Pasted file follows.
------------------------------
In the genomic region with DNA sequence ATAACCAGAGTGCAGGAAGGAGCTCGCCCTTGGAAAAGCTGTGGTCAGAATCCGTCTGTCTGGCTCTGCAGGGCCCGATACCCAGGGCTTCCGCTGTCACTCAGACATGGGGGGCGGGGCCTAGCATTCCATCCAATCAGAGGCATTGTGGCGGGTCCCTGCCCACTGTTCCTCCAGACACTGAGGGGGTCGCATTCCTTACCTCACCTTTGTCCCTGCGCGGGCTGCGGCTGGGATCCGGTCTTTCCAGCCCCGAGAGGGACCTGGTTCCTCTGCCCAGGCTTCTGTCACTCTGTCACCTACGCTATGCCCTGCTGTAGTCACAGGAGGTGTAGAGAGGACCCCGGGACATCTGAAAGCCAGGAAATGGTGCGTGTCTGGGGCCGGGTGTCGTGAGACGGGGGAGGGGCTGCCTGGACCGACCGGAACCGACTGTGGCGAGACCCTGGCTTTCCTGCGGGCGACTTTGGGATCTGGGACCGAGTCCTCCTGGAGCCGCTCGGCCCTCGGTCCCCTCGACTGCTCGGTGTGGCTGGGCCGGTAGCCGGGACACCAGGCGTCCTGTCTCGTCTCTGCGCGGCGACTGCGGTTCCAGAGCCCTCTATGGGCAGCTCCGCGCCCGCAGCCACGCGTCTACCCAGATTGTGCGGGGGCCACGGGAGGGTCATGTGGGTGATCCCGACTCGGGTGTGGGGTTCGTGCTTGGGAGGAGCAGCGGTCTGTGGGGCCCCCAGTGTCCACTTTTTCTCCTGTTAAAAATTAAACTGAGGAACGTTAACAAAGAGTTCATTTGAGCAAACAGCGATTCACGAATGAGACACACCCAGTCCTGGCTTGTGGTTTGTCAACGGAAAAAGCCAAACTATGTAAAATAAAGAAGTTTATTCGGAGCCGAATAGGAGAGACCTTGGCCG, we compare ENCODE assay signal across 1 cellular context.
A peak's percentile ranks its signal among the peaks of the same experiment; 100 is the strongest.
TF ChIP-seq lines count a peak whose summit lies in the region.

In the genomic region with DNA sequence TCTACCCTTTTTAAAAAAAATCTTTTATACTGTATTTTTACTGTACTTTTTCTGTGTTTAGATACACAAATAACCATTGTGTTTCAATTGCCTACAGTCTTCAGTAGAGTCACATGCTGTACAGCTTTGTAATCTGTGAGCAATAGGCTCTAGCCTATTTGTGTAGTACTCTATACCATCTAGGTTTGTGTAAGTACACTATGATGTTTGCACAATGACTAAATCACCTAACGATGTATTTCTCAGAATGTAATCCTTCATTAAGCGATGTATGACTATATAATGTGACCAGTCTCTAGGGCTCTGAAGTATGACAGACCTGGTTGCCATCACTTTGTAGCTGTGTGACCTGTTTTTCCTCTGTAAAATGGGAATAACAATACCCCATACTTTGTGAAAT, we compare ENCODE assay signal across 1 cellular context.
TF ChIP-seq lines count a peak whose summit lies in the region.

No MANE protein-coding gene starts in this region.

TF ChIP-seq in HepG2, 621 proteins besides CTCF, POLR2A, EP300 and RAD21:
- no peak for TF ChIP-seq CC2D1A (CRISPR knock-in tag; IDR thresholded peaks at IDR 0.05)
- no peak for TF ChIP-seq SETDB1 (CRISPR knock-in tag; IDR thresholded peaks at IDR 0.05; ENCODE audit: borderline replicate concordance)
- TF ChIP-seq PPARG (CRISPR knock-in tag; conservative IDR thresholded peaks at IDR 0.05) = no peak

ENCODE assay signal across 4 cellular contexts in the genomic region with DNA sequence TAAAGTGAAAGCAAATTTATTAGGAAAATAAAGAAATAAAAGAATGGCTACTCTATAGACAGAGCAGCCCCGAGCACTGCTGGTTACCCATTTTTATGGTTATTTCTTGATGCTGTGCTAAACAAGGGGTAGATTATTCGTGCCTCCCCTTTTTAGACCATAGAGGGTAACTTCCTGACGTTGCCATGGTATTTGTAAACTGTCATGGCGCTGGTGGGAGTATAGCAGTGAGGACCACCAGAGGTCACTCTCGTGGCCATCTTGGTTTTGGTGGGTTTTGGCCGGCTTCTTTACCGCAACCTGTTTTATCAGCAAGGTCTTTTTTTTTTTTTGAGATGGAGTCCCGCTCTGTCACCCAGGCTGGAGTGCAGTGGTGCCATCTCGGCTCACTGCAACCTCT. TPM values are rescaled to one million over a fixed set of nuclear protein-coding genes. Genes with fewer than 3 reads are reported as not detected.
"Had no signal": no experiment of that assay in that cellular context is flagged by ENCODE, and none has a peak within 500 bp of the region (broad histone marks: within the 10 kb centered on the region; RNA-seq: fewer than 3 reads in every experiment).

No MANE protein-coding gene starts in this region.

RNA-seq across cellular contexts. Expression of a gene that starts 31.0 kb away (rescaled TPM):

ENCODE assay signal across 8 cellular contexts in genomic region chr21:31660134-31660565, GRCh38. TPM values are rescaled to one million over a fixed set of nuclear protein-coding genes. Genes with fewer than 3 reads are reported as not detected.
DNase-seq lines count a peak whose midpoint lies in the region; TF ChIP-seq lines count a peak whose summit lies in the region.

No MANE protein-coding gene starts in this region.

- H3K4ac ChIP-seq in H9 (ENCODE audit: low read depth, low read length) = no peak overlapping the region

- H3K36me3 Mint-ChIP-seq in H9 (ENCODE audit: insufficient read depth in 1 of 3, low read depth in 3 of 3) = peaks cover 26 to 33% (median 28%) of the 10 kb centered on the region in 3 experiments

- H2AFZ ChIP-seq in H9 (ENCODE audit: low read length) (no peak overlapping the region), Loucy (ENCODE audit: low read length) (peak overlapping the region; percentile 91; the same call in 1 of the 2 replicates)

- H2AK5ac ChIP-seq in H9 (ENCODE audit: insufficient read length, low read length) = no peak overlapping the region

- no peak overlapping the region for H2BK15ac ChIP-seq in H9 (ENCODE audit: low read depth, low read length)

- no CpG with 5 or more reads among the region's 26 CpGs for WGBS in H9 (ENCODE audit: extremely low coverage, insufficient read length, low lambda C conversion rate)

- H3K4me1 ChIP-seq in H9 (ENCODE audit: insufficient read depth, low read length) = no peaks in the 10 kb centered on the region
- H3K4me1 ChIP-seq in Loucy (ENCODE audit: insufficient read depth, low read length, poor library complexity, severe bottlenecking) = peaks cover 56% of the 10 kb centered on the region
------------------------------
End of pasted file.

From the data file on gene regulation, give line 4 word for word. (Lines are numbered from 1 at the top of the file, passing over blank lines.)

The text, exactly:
In the genomic region with DNA sequence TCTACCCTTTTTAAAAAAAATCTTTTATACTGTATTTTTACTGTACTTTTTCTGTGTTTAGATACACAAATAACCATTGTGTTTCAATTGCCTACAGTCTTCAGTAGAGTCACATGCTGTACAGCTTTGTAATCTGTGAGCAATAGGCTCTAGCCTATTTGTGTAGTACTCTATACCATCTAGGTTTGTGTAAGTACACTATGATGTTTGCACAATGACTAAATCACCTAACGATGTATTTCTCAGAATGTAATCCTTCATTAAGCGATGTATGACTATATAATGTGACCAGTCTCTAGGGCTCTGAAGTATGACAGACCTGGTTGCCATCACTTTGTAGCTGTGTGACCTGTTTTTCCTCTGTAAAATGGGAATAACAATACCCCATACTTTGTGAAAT, we compare ENCODE assay signal across 1 cellular context.